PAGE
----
Nikon’s Z7 offers a class-leading 45.7 megapixels – useful for delivering huge prints or to tightly crop into an image after it is taken.

When it comes to autofocus, Canon’s EOS R may have the upper hand, thanks to its 5,655 manually selectable focus points.

Both firms, however, have been criticised for providing only a single card storage slot. That prevents owners being able to create back-up copies of their photos and videos on the fly, which could be a problem if the data gets corrupted or lost.

Panasonic, however, is teasing a model that promises to combine several cutting-edge features.

Panasonic S1R
Panasonic S1R includes several features not found on other cameras of its class: PANASONIC

The S1R’s specs include

  • 47MP resolution
  • two storage slots – one for SD cards, the other XQD
  • in-body image stabilisation that works in combination with lens stabilisation
  • 4K video at 60 frames per second
  • an LCD screen that can be tilted across thee axes, helping owners compose portraits as well as landscapes

“Panasonic’s move into the full-frame mirrorless segment is particularly interesting because of its collaboration with Leica and Sigma – both companies with a strong photographic heritage,” Futursource analyst Arun Gill told the BBC.

“By adopting Leica’s L-Mount, Panasonic’s cameras will have an immediate advantage of being compatible with several existing high-quality lenses.”

However, the firm has yet to say how much it will cost and the product will not go on sale until “early 2019”.

That leaves Sony.

Its A7 III has been a runaway success, managing to hit a feature-price sweet spot. Indeed, the biggest complaint has been a lack of stock.

Many thought the Japanese firm might unveil a video-centric A7S III at Photokina, but the highlight of its press conference was instead the promise of automatically focusing on animals’ eyes in the future,

Rumour sites, however, suggest Sony is biding its time ahead of an October event.

Video and stills

But while there’s much to be excited about with mirrorless now, the format may take some time to deliver on its true potential.

Sony autofocusSONY: Sony’s eye autofocus mode is currently limited to humans, but it plans to change that

One tantalising possibility is that it will eventually become possible to take photos in much quicker succession for longer periods of time, without having to sacrifice autofocus or picture quality.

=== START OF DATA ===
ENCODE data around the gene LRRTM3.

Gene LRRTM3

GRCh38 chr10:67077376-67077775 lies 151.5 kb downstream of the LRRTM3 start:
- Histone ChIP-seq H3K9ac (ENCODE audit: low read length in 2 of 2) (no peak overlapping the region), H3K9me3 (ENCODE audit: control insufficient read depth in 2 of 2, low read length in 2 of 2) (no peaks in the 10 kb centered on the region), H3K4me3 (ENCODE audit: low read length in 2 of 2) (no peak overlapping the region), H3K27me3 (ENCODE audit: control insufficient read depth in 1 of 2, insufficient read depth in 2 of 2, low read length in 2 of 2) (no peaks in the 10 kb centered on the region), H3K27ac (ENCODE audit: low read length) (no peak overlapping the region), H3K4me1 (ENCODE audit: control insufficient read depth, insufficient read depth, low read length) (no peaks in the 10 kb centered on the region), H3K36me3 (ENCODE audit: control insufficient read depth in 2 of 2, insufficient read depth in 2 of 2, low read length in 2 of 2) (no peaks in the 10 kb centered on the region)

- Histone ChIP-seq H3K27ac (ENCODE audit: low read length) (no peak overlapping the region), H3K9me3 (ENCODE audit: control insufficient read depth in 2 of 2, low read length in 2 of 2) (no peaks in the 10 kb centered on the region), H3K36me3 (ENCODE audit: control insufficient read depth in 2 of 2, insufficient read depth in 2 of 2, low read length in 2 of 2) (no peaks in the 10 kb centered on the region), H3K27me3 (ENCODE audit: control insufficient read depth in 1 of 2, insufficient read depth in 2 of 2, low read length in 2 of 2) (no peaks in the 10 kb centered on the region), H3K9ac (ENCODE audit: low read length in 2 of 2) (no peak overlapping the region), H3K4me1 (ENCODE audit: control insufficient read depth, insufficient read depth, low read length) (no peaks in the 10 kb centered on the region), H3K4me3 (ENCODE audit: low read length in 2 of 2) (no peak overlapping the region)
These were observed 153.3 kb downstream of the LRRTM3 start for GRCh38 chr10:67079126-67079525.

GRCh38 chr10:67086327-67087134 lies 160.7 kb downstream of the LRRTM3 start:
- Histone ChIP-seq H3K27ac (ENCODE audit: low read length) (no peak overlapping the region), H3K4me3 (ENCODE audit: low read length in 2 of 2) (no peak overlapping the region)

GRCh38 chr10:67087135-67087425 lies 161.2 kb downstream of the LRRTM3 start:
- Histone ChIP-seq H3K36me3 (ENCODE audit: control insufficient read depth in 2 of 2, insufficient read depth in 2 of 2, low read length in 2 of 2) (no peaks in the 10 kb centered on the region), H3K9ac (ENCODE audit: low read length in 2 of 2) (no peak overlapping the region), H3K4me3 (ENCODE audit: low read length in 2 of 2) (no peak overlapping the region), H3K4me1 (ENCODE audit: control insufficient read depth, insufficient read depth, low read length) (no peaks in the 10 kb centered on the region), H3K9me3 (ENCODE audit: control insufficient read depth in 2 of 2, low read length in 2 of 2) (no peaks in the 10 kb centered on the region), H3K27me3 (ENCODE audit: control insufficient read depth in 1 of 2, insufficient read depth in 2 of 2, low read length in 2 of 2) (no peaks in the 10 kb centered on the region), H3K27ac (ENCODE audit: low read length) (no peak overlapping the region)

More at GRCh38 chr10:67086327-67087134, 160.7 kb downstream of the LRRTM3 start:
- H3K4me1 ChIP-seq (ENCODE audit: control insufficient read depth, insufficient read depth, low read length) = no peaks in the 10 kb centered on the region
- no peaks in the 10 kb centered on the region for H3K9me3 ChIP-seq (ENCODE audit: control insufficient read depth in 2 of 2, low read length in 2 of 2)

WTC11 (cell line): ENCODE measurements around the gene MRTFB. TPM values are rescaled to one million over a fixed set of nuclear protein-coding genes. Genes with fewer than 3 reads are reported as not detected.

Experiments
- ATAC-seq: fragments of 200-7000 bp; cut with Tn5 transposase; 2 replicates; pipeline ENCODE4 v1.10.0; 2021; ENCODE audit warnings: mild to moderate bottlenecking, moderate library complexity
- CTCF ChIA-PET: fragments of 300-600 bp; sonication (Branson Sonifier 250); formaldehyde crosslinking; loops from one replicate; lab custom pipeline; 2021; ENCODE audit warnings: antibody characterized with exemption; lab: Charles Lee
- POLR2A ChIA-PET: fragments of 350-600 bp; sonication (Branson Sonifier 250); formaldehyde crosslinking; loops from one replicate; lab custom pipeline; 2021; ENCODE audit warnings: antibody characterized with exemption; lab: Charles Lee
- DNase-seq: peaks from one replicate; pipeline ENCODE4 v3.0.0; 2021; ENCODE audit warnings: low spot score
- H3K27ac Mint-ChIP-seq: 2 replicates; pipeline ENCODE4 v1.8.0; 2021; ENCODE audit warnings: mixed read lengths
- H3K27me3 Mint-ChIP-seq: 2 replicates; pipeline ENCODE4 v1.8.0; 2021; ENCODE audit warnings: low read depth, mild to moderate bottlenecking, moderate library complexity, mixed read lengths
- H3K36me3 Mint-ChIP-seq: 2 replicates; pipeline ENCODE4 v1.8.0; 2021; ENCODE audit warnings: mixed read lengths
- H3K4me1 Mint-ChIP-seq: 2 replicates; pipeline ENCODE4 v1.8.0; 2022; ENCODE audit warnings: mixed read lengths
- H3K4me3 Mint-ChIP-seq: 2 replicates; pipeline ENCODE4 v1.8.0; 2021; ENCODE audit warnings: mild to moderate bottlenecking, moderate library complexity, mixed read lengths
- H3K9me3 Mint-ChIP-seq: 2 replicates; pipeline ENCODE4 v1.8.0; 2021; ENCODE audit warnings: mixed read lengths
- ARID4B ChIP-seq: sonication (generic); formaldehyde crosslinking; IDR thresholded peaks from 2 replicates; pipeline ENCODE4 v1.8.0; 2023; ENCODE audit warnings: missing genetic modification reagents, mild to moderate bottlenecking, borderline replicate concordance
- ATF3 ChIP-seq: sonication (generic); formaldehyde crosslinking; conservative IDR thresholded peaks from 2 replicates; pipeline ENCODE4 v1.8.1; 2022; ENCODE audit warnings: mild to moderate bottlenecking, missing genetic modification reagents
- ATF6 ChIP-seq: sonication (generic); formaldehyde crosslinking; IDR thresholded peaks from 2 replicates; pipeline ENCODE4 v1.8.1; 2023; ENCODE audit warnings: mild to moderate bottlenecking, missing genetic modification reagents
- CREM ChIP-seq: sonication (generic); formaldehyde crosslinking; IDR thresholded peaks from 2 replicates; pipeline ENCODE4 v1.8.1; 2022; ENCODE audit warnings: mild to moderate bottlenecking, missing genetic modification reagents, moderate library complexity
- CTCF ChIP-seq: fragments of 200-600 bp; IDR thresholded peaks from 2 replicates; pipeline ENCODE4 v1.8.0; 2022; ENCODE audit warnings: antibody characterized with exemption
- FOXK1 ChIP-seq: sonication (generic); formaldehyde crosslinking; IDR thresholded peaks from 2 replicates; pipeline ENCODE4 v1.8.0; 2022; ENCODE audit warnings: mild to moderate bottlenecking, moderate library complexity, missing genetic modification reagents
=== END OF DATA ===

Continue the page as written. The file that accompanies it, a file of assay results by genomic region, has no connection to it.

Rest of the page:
“If you can get 25 to 30 frames per second in full resolution, that’s basically video,” Mr Wong explained.

“There will probably come a point when we are just taking video.

“You’ll take a frame out of that, and that will be the photo.”



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Public officers above 58 years and with pre-existing conditions told to work from home: The Standard

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Head of Public Service Joseph Kinyua. [File, Standard]
In a document from Head of Public Service, Joseph Kinyua new measure have been outlined to curb the bulging spread of covid-19. Public officers with underlying health conditions and those who are over 58 years -a group that experts have classified as most vulnerable to the virus will be required to execute their duties from home.

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However, the new rule excluded personnel in the security sector and other critical and essential services.
“All State and public officers with pre-existing medical conditions and/or aged 58 years and above serving in CSG5 (job group ‘S’) and below or their equivalents should forthwith work from home,” read the document,” read the document.
To ensure that those working from home deliver, the Public Service directs that there be clear assignments and targets tasked for the period designated and a clear reporting line to monitor and review work done.
SEE ALSO: Thinking inside the cardboard box for post-lockdown work stations
Others measures outlined in the document include the provision of personal protective equipment to staff, provision of sanitizers and access to washing facilities fitted with soap and water, temperature checks for all staff and clients entering public offices regular fumigation of office premises and vehicles and minimizing of visitors except by prior appointments.
Officers who contract the virus and come back to work after quarantine or isolation period will be required to follow specific directives such as obtaining clearance from the isolation facility certified by the designated persons indicating that the public officer is free and safe from Covid-19. The officer will also be required to stay away from duty station for a period of seven days after the date of medical certification.
“The period a public officer spends in quarantine or isolation due to Covid-19, shall be treated as sick leave and shall be subject to the Provisions of the Human Resource Policy and procedures Manual for the Public Service(May,2016),” read the document.
The service has also made discrimination and stigmatization an offence and has guaranteed those affected with the virus to receive adequate access to mental health and psychosocial supported offered by the government.
The new directives targeting the Public Services come at a time when Kenyans have increasingly shown lack of strict observance of the issued guidelines even as the number of positive Covid-19 cases skyrocket to 13,771 and leaving 238 dead as of today.
SEE ALSO: Working from home could be blessing in disguise for persons with disabilities
Principal Secretaries/ Accounting Officers will be personally responsible for effective enforcement and compliance of the current guidelines and any future directives issued to mitigate the spread of Covid-19.

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Uhuru convenes summit to review rising Covid-19 cases: The Standard

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President Uhuru Kenyatta (pictured) will on Friday, July 24, meet governors following the ballooning Covid-19 infections in recent days.
The session will among other things review the efficacy of the containment measures in place and review the impact of the phased easing of the restrictions, State House said in a statement.